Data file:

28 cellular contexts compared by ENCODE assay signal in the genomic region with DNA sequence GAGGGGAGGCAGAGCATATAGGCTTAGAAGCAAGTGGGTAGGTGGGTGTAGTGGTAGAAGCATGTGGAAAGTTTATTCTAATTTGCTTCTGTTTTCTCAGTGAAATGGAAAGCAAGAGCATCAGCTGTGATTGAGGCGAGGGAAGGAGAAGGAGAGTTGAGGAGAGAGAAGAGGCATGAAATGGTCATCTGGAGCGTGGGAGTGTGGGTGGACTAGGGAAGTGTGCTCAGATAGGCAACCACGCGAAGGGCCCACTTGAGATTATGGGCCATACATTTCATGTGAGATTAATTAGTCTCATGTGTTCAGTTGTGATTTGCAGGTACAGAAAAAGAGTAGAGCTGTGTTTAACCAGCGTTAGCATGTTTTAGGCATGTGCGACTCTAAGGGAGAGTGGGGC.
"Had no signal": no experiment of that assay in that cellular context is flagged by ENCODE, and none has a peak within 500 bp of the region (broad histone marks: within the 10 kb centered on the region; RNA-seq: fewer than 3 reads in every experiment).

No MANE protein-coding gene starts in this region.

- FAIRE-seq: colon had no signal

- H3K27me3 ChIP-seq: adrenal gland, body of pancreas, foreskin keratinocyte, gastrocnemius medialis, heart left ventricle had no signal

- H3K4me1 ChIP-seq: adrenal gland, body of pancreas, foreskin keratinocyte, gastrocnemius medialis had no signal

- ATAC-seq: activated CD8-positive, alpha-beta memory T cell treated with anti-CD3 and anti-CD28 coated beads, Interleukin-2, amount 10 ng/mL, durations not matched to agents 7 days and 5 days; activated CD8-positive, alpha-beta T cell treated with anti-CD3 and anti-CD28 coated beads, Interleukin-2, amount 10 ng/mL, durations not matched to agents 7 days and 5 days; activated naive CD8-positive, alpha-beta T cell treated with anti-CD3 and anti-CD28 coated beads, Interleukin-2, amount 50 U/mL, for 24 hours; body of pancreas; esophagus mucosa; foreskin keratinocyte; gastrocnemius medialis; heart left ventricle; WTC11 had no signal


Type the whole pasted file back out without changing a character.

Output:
28 cellular contexts compared by ENCODE assay signal in the genomic region with DNA sequence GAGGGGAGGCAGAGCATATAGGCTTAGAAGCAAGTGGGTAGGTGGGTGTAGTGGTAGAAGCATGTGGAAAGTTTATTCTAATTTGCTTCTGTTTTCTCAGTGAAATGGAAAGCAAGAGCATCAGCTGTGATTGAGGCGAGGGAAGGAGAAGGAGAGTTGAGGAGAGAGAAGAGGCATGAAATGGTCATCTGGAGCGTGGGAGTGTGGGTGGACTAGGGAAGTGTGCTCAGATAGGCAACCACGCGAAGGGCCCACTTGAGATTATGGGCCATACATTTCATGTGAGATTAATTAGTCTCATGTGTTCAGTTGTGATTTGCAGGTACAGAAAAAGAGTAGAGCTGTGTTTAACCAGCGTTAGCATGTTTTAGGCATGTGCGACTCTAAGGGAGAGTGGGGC.
"Had no signal": no experiment of that assay in that cellular context is flagged by ENCODE, and none has a peak within 500 bp of the region (broad histone marks: within the 10 kb centered on the region; RNA-seq: fewer than 3 reads in every experiment).

No MANE protein-coding gene starts in this region.

- FAIRE-seq: colon had no signal

- H3K27me3 ChIP-seq: adrenal gland, body of pancreas, foreskin keratinocyte, gastrocnemius medialis, heart left ventricle had no signal

- H3K4me1 ChIP-seq: adrenal gland, body of pancreas, foreskin keratinocyte, gastrocnemius medialis had no signal

- ATAC-seq: activated CD8-positive, alpha-beta memory T cell treated with anti-CD3 and anti-CD28 coated beads, Interleukin-2, amount 10 ng/mL, durations not matched to agents 7 days and 5 days; activated CD8-positive, alpha-beta T cell treated with anti-CD3 and anti-CD28 coated beads, Interleukin-2, amount 10 ng/mL, durations not matched to agents 7 days and 5 days; activated naive CD8-positive, alpha-beta T cell treated with anti-CD3 and anti-CD28 coated beads, Interleukin-2, amount 50 U/mL, for 24 hours; body of pancreas; esophagus mucosa; foreskin keratinocyte; gastrocnemius medialis; heart left ventricle; WTC11 had no signal